Would you say you find make-up empowering in your own life?

Julianne Moore: Yeah, it can be something that can feel empowering. Like I said, if it makes you feel better, makes you feel like that’s the face that you want, that’s the self that you want to present to the world, it has to be. I think we should all feel like we’re doing it on our own terms. If you feel that you have to wear make-up, or you have to present yourself in one way or another, then it doesn’t feel empowering. But if you’ve chosen it, if it’s something that you’ve chosen for yourself, I think it feels really good.

Out of all the characters that you’ve played, are there any that stand out for you as having great make-up?

Julianne Moore: Charley in A Single Man. My friend Elaine Offers did that make-up and she did a spectacular job – the eye make-up was so elaborate. The thing that she had to do that was so hard was make-up one side of my face, and then do the other side and match it. Make-up artists don’t work that way [normally], they kind of go back and forth and back and forth. It was a big challenge for her to have to do half a face and then do the other half. My make-up was really fantastic.

I also love your look in The Big Lebowski, the dark lips and then the bare eyes. 

Julianne Moore: It is a cool look, right? It was a very specific and very 90s look.

Do you have any make-up regrets when you look back over the years? 

Julianne Moore: I have plenty of make-up regrets. I’m really weird about my eyebrows because, first of all, I’ve absolutely destroyed them over the years. They’re just terrible because I plucked them from the time I could hold the tweezer and then would let them grow back in, and then it would be thin brows again. Now they’re terrible and so I looked at different ways that they were filled in and when people make them really dark they look horrible. So I have lots and lots of eyebrow regrets. 

Historically, the beauty industry has not been great at representing women above the age of about 25. Have you felt that impact as youve gotten older, felt unrepresented or felt a pressure from the beauty industry? 

Julianne Moore: No, frankly. Honestly, I feel like the beauty industry has changed. I do feel that there used to be an emphasis on everybody being very young, white and female. Now I’m seeing an industry where lots of different people are represented and they’re offering products for different skin tones and ethnicities and different ages and things are gender-free. I feel like there’s much more inclusiveness now in the beauty industry. And I do feel like this has been coming for a long time.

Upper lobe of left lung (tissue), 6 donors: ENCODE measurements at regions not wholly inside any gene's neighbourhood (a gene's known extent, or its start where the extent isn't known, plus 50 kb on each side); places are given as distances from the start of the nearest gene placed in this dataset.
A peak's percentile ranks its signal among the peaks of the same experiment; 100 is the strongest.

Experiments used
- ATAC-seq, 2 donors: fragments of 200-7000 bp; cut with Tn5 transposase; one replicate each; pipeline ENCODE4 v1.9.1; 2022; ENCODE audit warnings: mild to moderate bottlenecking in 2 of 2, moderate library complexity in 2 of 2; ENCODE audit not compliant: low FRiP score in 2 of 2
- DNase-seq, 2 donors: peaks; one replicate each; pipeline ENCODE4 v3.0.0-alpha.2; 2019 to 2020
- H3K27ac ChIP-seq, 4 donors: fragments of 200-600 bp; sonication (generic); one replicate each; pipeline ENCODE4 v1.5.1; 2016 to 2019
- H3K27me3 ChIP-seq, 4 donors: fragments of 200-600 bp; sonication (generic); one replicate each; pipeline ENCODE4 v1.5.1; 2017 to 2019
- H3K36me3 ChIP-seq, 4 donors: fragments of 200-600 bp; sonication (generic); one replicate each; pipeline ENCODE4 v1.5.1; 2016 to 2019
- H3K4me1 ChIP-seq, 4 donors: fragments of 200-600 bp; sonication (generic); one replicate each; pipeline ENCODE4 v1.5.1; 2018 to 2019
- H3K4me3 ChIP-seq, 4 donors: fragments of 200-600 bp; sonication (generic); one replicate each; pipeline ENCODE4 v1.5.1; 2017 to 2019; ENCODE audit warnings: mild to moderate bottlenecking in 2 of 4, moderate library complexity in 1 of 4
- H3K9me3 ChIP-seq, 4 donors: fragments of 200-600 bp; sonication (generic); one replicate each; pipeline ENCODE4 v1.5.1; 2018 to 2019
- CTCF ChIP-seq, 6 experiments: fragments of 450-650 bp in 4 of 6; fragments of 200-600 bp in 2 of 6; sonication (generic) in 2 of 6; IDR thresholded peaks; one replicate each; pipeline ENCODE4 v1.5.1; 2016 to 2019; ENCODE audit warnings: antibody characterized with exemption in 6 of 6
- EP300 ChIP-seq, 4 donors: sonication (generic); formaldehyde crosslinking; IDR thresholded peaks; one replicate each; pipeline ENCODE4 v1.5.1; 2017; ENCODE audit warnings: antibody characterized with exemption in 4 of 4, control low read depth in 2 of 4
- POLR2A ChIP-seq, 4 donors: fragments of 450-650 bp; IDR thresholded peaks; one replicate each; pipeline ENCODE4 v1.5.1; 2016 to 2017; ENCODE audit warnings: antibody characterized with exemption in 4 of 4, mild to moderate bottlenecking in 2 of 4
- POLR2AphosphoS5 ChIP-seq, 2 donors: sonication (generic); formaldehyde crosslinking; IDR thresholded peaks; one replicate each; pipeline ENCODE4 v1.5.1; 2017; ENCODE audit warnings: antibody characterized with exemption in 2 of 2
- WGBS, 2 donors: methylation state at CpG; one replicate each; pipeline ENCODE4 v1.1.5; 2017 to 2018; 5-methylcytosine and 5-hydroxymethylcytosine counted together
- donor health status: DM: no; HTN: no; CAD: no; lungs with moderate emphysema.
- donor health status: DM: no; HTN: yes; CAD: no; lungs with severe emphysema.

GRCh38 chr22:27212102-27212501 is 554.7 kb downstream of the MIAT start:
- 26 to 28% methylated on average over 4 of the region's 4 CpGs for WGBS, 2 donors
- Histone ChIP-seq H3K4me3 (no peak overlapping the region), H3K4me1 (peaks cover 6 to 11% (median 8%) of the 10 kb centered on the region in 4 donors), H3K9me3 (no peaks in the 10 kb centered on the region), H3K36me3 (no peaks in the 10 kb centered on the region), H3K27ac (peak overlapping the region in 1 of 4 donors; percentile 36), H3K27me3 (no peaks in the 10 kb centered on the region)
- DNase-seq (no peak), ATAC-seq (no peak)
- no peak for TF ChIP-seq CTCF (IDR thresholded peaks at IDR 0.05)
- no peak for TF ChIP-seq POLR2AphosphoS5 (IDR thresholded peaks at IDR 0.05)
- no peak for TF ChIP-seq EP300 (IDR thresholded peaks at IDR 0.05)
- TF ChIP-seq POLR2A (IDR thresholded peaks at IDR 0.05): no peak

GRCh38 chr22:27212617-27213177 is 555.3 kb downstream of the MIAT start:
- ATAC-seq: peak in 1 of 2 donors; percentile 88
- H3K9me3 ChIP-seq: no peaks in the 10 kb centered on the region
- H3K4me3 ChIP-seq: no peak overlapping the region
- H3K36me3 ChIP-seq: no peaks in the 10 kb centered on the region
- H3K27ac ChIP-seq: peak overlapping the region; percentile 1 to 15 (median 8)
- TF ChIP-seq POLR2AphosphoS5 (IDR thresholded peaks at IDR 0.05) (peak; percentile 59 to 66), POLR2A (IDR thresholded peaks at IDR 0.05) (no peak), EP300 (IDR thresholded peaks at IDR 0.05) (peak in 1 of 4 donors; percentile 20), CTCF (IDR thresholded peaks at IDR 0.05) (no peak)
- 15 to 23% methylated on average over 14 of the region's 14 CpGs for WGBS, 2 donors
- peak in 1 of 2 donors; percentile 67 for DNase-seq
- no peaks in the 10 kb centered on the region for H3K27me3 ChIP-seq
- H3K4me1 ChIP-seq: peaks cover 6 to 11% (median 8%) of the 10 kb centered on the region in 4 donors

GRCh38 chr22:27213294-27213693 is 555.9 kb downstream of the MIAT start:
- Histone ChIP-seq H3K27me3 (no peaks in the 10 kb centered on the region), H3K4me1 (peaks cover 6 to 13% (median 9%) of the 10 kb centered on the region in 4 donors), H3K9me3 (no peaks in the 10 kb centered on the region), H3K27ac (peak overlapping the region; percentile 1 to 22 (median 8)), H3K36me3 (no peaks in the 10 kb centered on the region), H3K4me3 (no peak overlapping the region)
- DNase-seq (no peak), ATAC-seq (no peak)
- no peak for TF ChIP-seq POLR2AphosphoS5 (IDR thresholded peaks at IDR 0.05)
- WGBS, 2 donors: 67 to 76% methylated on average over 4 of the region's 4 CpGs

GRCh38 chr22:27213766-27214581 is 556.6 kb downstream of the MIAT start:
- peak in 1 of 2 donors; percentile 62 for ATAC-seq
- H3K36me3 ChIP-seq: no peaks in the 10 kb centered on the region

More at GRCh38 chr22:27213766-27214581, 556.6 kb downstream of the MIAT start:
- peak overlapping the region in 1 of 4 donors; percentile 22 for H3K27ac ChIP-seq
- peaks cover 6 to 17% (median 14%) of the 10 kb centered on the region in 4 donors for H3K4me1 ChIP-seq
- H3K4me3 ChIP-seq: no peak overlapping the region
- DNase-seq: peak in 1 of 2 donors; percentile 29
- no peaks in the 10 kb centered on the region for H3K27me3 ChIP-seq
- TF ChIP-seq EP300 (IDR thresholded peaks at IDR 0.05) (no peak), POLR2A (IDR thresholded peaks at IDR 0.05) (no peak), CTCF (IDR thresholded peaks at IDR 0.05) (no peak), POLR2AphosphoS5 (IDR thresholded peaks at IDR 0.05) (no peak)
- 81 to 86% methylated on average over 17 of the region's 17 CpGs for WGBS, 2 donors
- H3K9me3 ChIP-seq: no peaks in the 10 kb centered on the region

Do you remember the first time that you started experimenting with make-up?

Julianne Moore: My friend Barbie and I, that’s all we did. It always starts when you’re around 12, or it did for me. We’d go over and make each other up and Barbie’s mother thought that Barbie had a really heavy hand.

When you’re first experimenting, I think everyone has a heavier hand. I remember putting coloured mascara in my friend’s hair and her mother was not happy about that.

Julianne Moore: I remember my daughter – this isn’t a beauty thing – but one of her friends came over and made every single hair tie in the house into a daisy chain. So I went to look for a hair tie and all I found was this long, long string. It went on forever. I was like, ‘All of them!?’

How long did that take her?

Julianne Moore: I don’t know, I was so mad! I had a box of hair ties and she braided them all.

Did you undo them all, or did you buy new ones?

Julianne Moore: I think I bought some new ones. I started to undo it then I was like this is ridiculous!

How was the experience of watching your daughter discover make-up?

Julianne Moore: She’s definitely much more subtle with her make-up use than I was. When I grew up, we all wore a lot of eyeliner and stuff. She has a very, very light touch and I think that it’s a different time too. I’m not seeing what you were talking about before, where there was an attitude towards [make-up] that you’re using it to cover things up. Now, I think it really is about highlighting and accentuating what you have and so that’s a change that she’s been a part of.

Has your own relationship with make-up changed over the years? Do you find yourself using it in different ways now than you did before?

Julianne Moore: Yeah, I think I know more about it, I think I’m also less dependent on it. There are times when I want to wear make-up and I want to look a certain way and I’ll put some effort into it. There are some times that I don’t feel like I want to present myself that way and I only use a little bit of it or not at all. 

I think what’s been great about the beauty industry is that you feel that there’s a choice. You don’t feel that it’s a requirement: this idea that in order to be fully dressed, you have to be fully made up. It’s like well, no, you don’t, you could just wear lipstick if you want, or if you’re the kind of person that just wants to wear mascara, that’s okay too. You use make-up as a tool and it’s just about how you express yourself. It’s not something that is a requirement. It’s something that you do for yourself to feel a certain way.